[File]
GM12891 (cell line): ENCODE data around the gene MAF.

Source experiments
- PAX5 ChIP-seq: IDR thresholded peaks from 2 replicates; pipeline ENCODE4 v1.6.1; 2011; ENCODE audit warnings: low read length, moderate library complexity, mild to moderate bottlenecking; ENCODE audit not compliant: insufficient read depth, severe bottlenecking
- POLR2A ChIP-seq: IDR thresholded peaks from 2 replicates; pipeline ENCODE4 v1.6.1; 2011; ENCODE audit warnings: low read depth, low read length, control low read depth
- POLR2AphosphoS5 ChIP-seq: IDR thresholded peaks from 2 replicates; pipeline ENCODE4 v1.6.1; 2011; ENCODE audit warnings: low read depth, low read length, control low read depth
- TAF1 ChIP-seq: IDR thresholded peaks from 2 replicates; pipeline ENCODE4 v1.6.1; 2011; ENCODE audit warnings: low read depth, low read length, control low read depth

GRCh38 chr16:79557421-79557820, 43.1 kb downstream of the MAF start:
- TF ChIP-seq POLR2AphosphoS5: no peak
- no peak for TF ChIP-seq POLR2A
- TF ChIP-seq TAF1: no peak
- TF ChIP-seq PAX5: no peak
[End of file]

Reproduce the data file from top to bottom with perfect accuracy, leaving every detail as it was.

GM12891 (cell line): ENCODE data around the gene MAF.

Source experiments
- PAX5 ChIP-seq: IDR thresholded peaks from 2 replicates; pipeline ENCODE4 v1.6.1; 2011; ENCODE audit warnings: low read length, moderate library complexity, mild to moderate bottlenecking; ENCODE audit not compliant: insufficient read depth, severe bottlenecking
- POLR2A ChIP-seq: IDR thresholded peaks from 2 replicates; pipeline ENCODE4 v1.6.1; 2011; ENCODE audit warnings: low read depth, low read length, control low read depth
- POLR2AphosphoS5 ChIP-seq: IDR thresholded peaks from 2 replicates; pipeline ENCODE4 v1.6.1; 2011; ENCODE audit warnings: low read depth, low read length, control low read depth
- TAF1 ChIP-seq: IDR thresholded peaks from 2 replicates; pipeline ENCODE4 v1.6.1; 2011; ENCODE audit warnings: low read depth, low read length, control low read depth

GRCh38 chr16:79557421-79557820, 43.1 kb downstream of the MAF start:
- TF ChIP-seq POLR2AphosphoS5: no peak
- no peak for TF ChIP-seq POLR2A
- TF ChIP-seq TAF1: no peak
- TF ChIP-seq PAX5: no peak